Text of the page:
Deep brain stimulation (DBS) is a Food and Drug Administration (FDA) approved neurosurgical procedure that has emerged as the gold-standard treatment for drug-resistant Parkinson's disease (PD), the second most common neurodegenerative disorder, which affects more patients than the combined number of people diagnosed with multiple sclerosis, muscular dystrophy, and Lou Gehrig's disease. DBS is also used to treat refractory chronic pain, a debilitating condition that affects more than 100 million Americans. Despite the general effectiveness of DBS, its underlying mechanisms of action are still unclear. Uncertainties remain about which circuits are affected, which exact fiber bundles need to be targeted, and the most efficacious stimulation protocol. The meticulous use of neuroimaging, both for target verification and for monitoring treatment-induced changes in the functional connectivity of affected brain networks is an essential step in interpreting clinical outcomes, testing new hypotheses and, consequently, designing enhanced therapeutic protocols. In this regard, magnetic resonance imaging (MRI) appears excellently poised as a high-resolution, non-invasive imaging tool, which could help address these open questions. However, the interaction of the radiofrequency (RF) fields of MRI scanners and the implanted electrodes imposes serious safety hazards that restrict the applicability of MRI for DBS patients. As a result, available MRI methodologies for DBS patients are limited in resolution and suffer from severe image artifacts that confound studies of the functional connectivity of affected brain networks. This program develops and validates novel MRI methodologies tailored and validated for patient-specific geometries, which will bring MRI to bear on the clinical questions regarding the mechanism and targeting of DBS treatment.
The specific aims of this project are, therefore: (1) to develop and validate a patient-adjustable, reconfigurable MRI transmit coil, integrated with a 32-channel close-fit brain array, which enables the reduction of the unwanted interaction of RF fields and implanted electrodes up to 100-fold below levels produced by currently available systems, while increasing the signal-to-noise ratio (SNR) up to four times at the level of cortical structures; (2) the validation of developed methodologies with comprehensive electromagnetic simulations and phantom experiments to determine the safe range of imaging parameters and optimize clinical imaging protocols; and (3) devising methodologies which use the developed technology to enhance prediction of altered patterns of functional connectivity of the cortico-striatal loops in advanced Parkinson's patients. The immediate goal of this project is to develop and optimize MRI methodologies to enhance structural and functional imaging of PD-affected brain networks at field intensities that are FDA approved for DBS imaging and to apply these methodologies for enhanced functional mapping of cortico-striatal loops in advanced PD patients. The outcome serves as the launching point for the long-term goal of enabling the study of dynamic DBS-induced changes in the functional architecture of the brain.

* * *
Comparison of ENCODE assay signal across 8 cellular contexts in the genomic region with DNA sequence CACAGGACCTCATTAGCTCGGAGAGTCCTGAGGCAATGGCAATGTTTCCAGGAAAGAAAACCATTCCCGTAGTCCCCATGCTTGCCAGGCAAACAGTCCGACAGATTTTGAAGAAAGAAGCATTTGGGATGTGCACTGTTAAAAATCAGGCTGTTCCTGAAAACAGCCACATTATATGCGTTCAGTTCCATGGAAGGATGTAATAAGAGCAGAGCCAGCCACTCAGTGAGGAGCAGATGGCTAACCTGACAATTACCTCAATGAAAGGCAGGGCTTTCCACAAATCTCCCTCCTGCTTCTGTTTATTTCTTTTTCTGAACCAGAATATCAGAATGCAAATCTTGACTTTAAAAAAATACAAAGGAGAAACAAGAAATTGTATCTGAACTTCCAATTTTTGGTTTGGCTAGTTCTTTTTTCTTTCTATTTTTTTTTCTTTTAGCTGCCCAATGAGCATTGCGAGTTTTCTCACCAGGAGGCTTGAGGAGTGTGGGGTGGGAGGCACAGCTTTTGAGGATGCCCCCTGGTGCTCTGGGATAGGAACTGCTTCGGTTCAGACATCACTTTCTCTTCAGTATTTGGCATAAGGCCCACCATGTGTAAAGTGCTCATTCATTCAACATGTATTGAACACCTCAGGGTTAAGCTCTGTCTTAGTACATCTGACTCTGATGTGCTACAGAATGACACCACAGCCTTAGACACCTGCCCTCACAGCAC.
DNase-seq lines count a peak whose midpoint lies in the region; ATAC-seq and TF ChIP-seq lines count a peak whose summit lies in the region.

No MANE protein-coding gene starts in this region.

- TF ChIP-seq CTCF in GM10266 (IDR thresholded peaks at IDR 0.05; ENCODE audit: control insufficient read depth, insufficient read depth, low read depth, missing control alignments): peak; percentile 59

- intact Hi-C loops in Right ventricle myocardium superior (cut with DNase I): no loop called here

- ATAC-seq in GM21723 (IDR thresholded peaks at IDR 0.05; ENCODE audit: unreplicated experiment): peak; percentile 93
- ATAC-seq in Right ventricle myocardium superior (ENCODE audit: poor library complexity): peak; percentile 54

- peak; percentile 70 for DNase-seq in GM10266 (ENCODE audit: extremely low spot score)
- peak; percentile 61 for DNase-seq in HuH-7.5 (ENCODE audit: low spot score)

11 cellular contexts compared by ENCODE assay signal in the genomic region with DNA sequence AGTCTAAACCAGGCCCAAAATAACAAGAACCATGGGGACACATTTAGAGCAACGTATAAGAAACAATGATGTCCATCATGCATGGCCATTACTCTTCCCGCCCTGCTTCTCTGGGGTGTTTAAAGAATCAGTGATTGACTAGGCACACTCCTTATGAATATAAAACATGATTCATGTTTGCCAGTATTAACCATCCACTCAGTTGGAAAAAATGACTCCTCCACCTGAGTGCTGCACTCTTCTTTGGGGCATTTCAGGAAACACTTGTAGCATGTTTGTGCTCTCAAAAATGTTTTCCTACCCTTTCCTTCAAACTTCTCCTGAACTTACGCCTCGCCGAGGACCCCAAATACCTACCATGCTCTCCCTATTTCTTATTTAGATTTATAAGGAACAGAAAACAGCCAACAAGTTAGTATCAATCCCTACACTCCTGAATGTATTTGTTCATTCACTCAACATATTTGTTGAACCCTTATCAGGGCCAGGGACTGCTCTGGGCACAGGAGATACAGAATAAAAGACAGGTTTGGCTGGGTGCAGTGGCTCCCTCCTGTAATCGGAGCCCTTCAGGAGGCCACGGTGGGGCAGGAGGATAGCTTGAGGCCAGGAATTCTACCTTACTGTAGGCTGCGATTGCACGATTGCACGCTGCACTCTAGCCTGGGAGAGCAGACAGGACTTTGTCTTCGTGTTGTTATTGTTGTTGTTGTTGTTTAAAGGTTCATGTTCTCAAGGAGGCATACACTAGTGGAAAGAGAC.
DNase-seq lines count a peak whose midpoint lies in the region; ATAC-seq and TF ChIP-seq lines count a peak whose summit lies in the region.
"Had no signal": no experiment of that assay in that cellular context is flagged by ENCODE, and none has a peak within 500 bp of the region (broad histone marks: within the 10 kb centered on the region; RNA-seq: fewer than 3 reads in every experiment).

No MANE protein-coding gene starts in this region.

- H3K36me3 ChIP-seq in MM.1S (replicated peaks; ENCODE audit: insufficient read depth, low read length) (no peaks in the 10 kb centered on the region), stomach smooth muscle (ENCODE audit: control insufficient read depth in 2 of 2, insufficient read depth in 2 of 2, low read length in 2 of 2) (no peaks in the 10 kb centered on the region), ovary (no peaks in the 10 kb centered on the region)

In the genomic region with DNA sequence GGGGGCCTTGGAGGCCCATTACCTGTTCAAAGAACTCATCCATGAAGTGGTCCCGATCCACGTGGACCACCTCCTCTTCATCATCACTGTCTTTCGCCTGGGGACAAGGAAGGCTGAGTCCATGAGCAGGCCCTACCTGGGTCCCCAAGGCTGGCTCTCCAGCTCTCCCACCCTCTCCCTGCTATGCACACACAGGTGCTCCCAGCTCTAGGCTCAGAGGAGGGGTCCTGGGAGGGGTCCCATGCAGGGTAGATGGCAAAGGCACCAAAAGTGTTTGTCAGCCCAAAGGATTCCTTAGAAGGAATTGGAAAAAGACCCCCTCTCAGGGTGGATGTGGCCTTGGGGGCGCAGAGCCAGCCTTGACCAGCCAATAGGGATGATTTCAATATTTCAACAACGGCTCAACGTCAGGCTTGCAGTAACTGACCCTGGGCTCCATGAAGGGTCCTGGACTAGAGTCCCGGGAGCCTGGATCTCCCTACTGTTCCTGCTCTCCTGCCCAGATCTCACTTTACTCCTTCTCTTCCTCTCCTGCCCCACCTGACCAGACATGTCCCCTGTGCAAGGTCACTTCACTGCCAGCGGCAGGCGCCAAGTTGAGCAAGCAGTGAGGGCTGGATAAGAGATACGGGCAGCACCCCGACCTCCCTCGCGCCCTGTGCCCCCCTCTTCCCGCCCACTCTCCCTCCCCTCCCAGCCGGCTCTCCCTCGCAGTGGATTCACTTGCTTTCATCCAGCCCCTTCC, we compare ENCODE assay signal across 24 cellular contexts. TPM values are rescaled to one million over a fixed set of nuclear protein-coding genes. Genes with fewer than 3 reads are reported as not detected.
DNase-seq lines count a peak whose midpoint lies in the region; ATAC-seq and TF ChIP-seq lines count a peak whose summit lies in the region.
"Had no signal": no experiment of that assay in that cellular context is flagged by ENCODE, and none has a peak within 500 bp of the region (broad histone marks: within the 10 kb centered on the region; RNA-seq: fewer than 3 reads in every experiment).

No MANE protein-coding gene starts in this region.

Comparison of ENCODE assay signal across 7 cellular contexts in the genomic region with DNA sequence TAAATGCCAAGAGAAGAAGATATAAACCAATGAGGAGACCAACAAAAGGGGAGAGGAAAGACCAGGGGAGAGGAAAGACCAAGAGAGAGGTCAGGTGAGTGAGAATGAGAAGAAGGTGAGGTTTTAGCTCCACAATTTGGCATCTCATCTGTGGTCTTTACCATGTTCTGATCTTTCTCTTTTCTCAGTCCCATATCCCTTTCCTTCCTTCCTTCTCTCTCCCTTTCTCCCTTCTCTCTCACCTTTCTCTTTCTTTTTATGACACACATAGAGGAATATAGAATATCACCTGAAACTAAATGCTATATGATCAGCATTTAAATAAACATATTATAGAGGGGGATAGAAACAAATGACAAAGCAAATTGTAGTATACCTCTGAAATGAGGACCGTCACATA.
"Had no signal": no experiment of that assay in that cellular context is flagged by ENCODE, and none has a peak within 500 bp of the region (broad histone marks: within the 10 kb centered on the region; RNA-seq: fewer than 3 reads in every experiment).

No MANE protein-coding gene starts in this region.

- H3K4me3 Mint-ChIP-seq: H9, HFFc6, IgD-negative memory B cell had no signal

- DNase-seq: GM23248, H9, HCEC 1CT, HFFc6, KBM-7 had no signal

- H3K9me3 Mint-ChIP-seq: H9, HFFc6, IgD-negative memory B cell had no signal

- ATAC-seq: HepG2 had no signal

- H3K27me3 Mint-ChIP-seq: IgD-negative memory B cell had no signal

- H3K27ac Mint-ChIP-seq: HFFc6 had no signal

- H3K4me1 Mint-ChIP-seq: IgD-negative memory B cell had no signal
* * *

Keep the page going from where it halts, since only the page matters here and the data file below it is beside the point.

Public Health Relevance

Parkinson's disease is the second most common neurodegenerative disease affecting more than one million people in America. Deep brain stimulation (DBS) is a surgical procedure which uses implanted electrodes to send electrical pulses to regions deep within the brain to treat symptoms of Parkinson's disease. High resolution magnetic resonance imaging (MRI) of the brain after the surgery is very useful for verifying the location of the electrodes and for monitoring changes in the brain due to treatment. Today however, MRI is not fully accessible to these patients because of safety concerns. In this work, we develop novel MRI technologies that for the first time enable clinicians to safely acquire high-resolution images of patients' brains with DBS implants to obtain information about the function and structure of affected brain networks.

National Institute of Health (NIH)
National Institute of Biomedical Imaging and Bioengineering (NIBIB)
Career Transition Award (K99)
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Special Emphasis Panel (ZEB1)
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Wang, Shumin
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Massachusetts General Hospital
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